Colin MacKnight is not only a highly acclaimed organist and director of music at Little Rock's Trinity Episcopal Cathedral, he's also a tenacious talent scout, scouring Central Arkansas for its finest singers.
The results of his search will be on display this evening at 7 o'clock in the capital city, when the Trinitas ensemble makes its debut at St. Edward Catholic Church.
MacKnight, who personally selected each of Trinitas' 16 members, is the group's founder, director and primary fundraiser.
It's the city's "only fully-professional choir," he said. "I don't know of any others in the state," he added.
MacKnight, who came to Trinity just over two years ago, says he's always on the lookout for gifted people.
"As much as I can, when I hear about a new, good choral singer in the area, I usually invite them to come sing with us at Trinity. By doing that, I've gotten to know the people in the choral scene pretty well, I think, and gotten to get to know a lot of really great singers -- both inside and outside of Trinity," he said.
Seven ensemble members came from the cathedral; the other nine are from elsewhere.
"Some of them don't have church jobs, but they're all really, really, strong choral singers," MacKnight said.
Tonight's performance will showcase their vocal abilities.
"It's a really ambitious all-a capella program, a lot of music that just doesn't get done much because it, frankly, can't be done much because it takes a really, really elite ensemble to be able to execute," he said.
Given the music that will be performed, St. Edward is a particularly appropriate venue.
"It's mostly sacred music. There's one secular piece on the program," MacKnight said. "We've got about 400 years of work covered."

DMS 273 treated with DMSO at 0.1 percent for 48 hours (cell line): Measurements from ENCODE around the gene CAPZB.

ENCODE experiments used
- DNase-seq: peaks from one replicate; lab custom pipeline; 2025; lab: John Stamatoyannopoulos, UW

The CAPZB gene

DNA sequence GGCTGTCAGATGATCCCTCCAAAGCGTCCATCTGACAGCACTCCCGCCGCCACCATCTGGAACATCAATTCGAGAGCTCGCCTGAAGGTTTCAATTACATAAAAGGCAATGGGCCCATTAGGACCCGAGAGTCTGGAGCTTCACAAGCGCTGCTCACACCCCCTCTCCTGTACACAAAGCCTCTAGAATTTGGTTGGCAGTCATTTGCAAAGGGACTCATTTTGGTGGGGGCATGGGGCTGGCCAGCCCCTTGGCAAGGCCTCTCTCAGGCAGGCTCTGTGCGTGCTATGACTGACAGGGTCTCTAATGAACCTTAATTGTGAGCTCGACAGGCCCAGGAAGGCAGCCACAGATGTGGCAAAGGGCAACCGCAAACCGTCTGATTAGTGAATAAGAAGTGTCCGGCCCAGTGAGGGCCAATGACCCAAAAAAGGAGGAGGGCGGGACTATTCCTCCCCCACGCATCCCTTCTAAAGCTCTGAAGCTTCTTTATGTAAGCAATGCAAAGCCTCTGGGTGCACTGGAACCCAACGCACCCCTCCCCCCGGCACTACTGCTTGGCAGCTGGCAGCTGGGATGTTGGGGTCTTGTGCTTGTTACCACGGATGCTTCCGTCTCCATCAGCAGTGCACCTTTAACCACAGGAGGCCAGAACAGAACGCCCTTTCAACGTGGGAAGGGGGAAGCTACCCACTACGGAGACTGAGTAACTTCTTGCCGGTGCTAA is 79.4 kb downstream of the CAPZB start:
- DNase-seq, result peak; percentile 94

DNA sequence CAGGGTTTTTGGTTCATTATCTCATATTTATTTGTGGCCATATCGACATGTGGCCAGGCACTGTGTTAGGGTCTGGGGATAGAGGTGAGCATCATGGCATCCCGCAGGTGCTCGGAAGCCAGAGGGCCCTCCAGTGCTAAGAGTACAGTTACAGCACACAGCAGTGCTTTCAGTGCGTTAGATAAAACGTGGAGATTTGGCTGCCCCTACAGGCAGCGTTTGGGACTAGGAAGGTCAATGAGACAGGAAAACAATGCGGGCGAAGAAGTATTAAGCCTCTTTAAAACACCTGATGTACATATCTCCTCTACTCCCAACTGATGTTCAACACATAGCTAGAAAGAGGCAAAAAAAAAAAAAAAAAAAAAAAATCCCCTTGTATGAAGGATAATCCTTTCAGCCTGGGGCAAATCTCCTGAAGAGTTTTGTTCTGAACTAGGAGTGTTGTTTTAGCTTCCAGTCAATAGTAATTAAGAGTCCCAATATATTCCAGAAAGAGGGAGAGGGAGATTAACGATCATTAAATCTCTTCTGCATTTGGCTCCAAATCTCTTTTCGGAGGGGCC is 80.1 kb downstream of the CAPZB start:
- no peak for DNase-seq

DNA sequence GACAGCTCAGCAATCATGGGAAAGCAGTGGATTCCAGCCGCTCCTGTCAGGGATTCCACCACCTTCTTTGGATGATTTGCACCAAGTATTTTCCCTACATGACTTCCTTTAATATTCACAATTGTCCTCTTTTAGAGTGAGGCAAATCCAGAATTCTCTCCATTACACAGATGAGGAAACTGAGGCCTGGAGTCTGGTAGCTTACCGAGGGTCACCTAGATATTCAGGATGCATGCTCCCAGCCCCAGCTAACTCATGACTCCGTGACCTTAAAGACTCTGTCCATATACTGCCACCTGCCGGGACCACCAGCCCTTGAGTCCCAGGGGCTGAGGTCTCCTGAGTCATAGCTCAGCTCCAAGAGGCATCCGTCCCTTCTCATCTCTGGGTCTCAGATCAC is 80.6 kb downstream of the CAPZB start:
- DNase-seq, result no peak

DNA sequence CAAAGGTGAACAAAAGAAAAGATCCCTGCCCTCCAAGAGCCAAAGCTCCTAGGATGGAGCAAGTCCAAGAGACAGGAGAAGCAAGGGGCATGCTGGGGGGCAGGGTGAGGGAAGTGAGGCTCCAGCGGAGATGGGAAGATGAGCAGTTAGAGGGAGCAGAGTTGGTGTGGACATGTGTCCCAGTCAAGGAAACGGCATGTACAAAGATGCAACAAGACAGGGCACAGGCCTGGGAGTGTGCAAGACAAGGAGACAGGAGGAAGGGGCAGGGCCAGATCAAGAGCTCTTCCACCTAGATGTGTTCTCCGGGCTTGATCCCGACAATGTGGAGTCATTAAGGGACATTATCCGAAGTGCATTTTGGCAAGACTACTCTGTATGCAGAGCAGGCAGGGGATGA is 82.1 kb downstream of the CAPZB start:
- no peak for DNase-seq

The ensemble will perform "Laudibus in Sanctis" by William Byrd, a former organist at Lincoln Cathedral, roughly 150 miles north of London, and a gentleman of the Chapel Royal; and "When David Heard" by Thomas Weelkes, a former organist at Chichester Cathedral, about 80 miles southwest of London, not far from the English Channel. Both men died in 1623.
Sir Charles Hubert Hastings Parry's "Songs of Farewell," six choral motets written during World War I, will be the centerpiece, accounting for more than half of the music. The author of "Lord, Let Me Know My End" composed the music as hundreds of thousands of British service members were dying; his own death came on Oct. 7, 1918, five weeks before Armistice Day -- Nov. 11.
Other pieces include Anton Bruckner's "Ave Maria," Charles Wood's "Hail, gladdening light," Caroline Shaw's "And the swallow" (based on Psalm 84) and Charles Villiers Stanford's "The Blue Bird."
St. Edward, which was built by German immigrants, is one of the city's oldest churches, and it's one of MacKnight's favorite places to hold concerts.
"It has the best acoustics in the region, I think, for this type of music, but it's also ... an incredibly gorgeous church. I would say, without exaggeration, it's one of the prettiest churches in America that I've seen from the inside. You have to go in to realize how special it is," he said.
While the first performance is this evening, MacKnight is already looking ahead.
"My hope is that this ensemble can continue to offer maybe two programs a year -- one in the fall and [one in the] spring or something like that. But it's going to be sort of a constant fundraising effort," he said. "I got the donations together to put on a first concert, but future performances will depend on on our ticket sales and [finding] more donors. It'll be a little bit of a hand to mouth kind of an operation."
If you go: Trinitas will hold its first concert at 7 tonight at St. Edward Catholic Church, 801 Sherman St. Tickets can be bought at the door: $15 for adults; $10 for students.